Tiburon is Chemically Altered Weed That is More Addictive Than Cocaine and Street Gang MS 13 is Making a Killing

What is tiburon marijuana ms13

In Honduras, the mere mention of MS 13 is enough to incite fear in anyone.

MS 13, or Mara Salvatrucha, is a fast-growing criminal organization with great influence on the country’s economy, military powers, and politics. They not only threaten Honduras, but El Salvador as well, and have ties to Mexican drug cartels that only seem to be growing. The gang was established back in the 1970’s in Los Angeles, originally with the intention to protect Salvadorian immigrants from the threats of other gangs in LA. But through the years, they evolved into a criminal organization. They are notorious for their cruelty, and their number 1 rival is the 18th Street Gang.

MS 13 has been making money from the drug trade throughout the region, and lately they have been cashing in on a chemically altered weed that’s been made to be more addictive than cocaine. It’s known as Tiburon, which translates to shark.

According to a VICE article by Jared Olson, MS 13 has been making a killing out of Tiburon though its actual contents and ingredients remain a mystery. “We’ve sold a lot,” says “El Pedro”, one of the MS 13 members who were willing to be interviewed by VICE World News. “There’s a lot of addicts to Tiburon now. It’s almost as addictive as cocaine… Everyone from the youngest kids to really old people consume it now.”

Since the 1990’s, MS 13 has been selling drugs on Honduras’ streets. This area is known for being a major transportation hub for illegal drugs en route to the United States. MS 13 started selling Tiburon, also known as Krispy, before the pandemic hit Honduras. “Every day, we make around 8,000 to 10,000 lempiras ($328-409)”, says El Ardilla, another gang member to VICE World News. He picks up a pack of the mysterious drug. “Now this costs 100 lempiras. Before, it only cost 30 or so. The demand was less. Now it’s 100, and we’re making up to 10,000 a day. It’s our best-selling drug,” he says.

They boast that their rival 18th Street Gang, whom they refer to in local language as Barrio 18, are still unable to get a piece of the Tiburon pie, giving them authority through monopoly of the drug . “They don’t have the same supplier as us,” El Ardilla says. “They’ve stayed with the same old marijuana. With the 30 lempira stuff.”

According to Douglas Farah, a Central America gang expert: “They view Krispy and Tiburon as their ticket into serious drug trafficking alongside the Mexicans.” The gang members refuse to disclose what goes into the making of Tiburon, though some users have jokingly said that it includes gasoline. However, Farah believe, based on some evidence, that the marijuana contents may have been tampered with by adding cocaine. And if it’s true, it could be seriously addictive.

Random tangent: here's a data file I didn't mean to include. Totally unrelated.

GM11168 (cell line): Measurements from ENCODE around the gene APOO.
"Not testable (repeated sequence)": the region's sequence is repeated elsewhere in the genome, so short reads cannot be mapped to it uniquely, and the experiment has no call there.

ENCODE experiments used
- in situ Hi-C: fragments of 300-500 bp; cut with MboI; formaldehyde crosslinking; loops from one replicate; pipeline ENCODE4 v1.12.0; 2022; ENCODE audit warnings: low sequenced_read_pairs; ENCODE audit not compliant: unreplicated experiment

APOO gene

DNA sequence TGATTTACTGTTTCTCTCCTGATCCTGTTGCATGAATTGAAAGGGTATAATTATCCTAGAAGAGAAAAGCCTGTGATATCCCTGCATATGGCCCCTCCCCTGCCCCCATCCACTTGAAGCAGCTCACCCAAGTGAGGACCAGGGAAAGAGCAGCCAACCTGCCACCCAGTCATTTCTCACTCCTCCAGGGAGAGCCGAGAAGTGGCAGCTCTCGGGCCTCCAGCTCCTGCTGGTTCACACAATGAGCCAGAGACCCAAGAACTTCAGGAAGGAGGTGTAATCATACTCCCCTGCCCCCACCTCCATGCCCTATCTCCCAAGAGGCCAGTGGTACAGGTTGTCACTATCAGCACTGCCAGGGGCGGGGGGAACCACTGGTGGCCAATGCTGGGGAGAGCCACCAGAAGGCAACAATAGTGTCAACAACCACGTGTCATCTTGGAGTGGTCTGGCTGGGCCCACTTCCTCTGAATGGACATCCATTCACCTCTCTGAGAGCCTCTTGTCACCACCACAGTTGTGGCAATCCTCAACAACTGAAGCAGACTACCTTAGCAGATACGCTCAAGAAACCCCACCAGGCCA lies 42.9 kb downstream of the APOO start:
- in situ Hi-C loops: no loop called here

“If you’re a Krispy user, you have a lot more of the effects of harder drugs,” Farah says. “What’s really disturbing is their willingness to sell it to anybody. You’re getting younger and younger people, kids even, involved in the consumption of something that’s even more addictive than marijuana. If the health effects are not widely visible yet, they will be soon.”

It looks like the global cannabis industry isn’t the only one benefiting from increased sales from the pandemic, either. “Sales doubled,” due to the pandemic, El Ardilla says. “Because the whole world was stuck in their house. They couldn’t work, and at the same time, the quality of the weed has gotten better and better.”

The Rise Of Dangerous Fake Weed

MS 13 isn’t a pioneer in developing some kind of fake weed to be sold on the street. While Tiburon is still new, we can only imagine that we’d hear of the drastic side effects later on.

The rising popularity of fake weed, or synthetic drugs that attach the name of marijuana on it to attract lower-income people or those on the street is nothing new. However, people need to understand the differences between them, primarily the fact that synthetic weed being sold on the street is NOT cannabis.

It isn’t easy to convince people, though, until they start suffering from often fatal side effects. Illegal drug manufacturers go to extreme lengths to develop a product that looks like weed. But in reality, there are more than 100 toxic chemicals that have been sprayed onto dried plant, sometimes an herb that looks like bud, to create these synthetic forms of pot.

In the streets of the United States, they are known by different names: Skunk, K2, and Spice are the most popular names. They are also dirt cheap: sometimes as little as $5 can already get you a few hits. Don’t be fooled by the labels either, they WILL lie to you. But it is NOT the real thing. Skunk, K2, and Spice have been reported to produce dangerous effects such as tremors, heart attacks, seizures, strokes, twitching, and even death.

Fake weed is sold not just on streets but by dealers (in person and online), as well as some obscure gas stations. Whether you’re in Honduras, the United States, or any other part of the world, be wary about what you are buying. Stay safe by purchasing from a reputable dispensary instead because one mistake can cost you your life. Or, you could be making people like the MS13 rich – they could be laughing all the way to the bank while you are on your way to the hospital.

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